Railways – the weak spot of the SEE transport system 19Mar

Published by ValentinPetrov in Blog | Tagged , , , , ,

railways

Source:www.bgrail.eu

The general picture of Southeast European railways is far below the average in Europe. Many railway routes are being closed in SEE recently and unless the politics on the matter is changed, the sector in the region is about to slow down even further.

The Bulgarian railways, managed by Holding BDZ EAD (www.bdz.bg), are in a deteriorating technical state and its losses are mainly due to weak assets management and lack of strategic focus.

Serbia is not much different than Bulgaria. The national railway company Zeleznice Srbije AD (www.zeleznicesrbije.com) generated profit in 2011 because of financial injection after three years of losses. The country’s railway infrastructure needs urgent improvements. Only 2.5% of the Serbian trains reach the speed of 100 km and the maximum speed of 25% of all the trains is barely 30 km.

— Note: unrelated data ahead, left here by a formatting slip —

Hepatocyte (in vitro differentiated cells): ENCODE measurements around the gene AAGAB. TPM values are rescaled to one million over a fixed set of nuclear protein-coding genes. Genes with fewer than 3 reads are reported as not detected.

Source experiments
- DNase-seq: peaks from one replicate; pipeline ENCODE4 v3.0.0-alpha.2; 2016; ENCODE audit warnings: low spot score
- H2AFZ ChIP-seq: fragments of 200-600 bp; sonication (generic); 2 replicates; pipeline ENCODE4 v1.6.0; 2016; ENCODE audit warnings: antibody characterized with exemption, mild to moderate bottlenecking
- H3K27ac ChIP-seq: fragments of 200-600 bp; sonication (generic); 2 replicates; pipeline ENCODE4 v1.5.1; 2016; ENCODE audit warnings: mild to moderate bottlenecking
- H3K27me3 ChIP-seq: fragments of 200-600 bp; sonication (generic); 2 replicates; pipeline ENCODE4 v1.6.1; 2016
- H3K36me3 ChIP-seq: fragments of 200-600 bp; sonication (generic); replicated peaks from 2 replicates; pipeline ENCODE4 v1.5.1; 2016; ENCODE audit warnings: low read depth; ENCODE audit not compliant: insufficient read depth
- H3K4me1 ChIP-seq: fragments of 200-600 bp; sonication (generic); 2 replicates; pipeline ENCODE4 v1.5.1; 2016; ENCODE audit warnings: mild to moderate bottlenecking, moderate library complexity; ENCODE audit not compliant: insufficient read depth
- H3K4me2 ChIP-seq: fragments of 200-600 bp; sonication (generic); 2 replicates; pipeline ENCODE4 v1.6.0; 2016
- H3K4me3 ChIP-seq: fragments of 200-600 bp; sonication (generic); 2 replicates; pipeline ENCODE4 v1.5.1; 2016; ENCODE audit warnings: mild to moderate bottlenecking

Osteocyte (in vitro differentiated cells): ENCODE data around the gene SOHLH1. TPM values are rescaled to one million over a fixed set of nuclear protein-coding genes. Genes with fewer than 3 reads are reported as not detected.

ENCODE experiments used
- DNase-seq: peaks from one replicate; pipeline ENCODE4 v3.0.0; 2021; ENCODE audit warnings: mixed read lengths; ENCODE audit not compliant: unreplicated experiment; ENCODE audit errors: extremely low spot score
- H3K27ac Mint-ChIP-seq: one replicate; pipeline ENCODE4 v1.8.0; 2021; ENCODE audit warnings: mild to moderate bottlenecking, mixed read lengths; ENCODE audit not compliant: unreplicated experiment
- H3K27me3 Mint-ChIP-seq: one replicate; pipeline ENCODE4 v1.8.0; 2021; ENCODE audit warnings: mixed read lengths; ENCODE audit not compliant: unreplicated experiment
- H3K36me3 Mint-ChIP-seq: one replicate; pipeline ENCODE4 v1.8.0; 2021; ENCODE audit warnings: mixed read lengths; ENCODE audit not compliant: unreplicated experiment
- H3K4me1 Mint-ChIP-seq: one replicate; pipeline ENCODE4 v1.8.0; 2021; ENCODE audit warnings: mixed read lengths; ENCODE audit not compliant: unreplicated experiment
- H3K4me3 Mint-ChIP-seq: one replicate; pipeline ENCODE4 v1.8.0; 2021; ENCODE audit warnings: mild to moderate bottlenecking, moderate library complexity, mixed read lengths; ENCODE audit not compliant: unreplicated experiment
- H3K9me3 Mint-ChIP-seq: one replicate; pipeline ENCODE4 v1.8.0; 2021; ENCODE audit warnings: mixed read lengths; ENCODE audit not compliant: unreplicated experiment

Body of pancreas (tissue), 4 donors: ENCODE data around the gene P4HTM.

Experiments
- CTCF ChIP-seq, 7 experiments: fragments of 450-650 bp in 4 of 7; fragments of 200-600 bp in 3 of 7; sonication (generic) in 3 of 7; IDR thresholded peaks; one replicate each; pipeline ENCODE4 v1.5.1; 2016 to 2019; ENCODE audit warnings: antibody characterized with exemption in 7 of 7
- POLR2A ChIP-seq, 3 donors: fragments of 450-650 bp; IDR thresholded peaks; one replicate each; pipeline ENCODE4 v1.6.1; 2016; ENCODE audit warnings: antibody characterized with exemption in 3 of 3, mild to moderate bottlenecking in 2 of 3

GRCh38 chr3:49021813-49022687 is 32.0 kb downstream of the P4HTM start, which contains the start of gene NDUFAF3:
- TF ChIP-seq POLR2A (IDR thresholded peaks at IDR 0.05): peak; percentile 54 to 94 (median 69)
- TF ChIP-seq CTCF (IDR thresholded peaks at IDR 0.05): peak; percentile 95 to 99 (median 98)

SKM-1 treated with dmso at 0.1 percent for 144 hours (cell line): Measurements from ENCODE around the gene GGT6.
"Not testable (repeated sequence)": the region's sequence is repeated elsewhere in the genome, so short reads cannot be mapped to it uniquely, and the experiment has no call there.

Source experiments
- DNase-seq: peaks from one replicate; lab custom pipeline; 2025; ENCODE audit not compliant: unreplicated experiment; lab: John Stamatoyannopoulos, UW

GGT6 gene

Romania’s railway company Compania Nationala de Cai Ferate (CFR) (www.cfr.ro) is in a better state compared to the other companies in SEE in the last thirteen years since it realized more investments as a result of an expansive modernisation programme.

Net Profit/Loss in mln EUR

Another SEE country, Greece, is also making attempts to privatise its railways, but with no success so far.

All of the above facts are a consequence of the opposition of some of the European governments to the efforts of the European Commission to enhance the competition in the sector.

The railway operators directly depend on the governments and a lot of issues should be solved. As long as the railway infrastructure in the region is poor and most of the assets are old, people will avoid trains and tend to use more reliable and comfortable ways of transportation.

Although most of the countries in SEE region are facing budget deficits, a serious portion of money should be invested now, which will return more profit in future and make the railways a preferred type of transportation. The perspectives of the railway business remain hidden for the private sector in the region and this is a common case for all of SEE. Privatisation and investments together seem to be the way out of the current crossroad.

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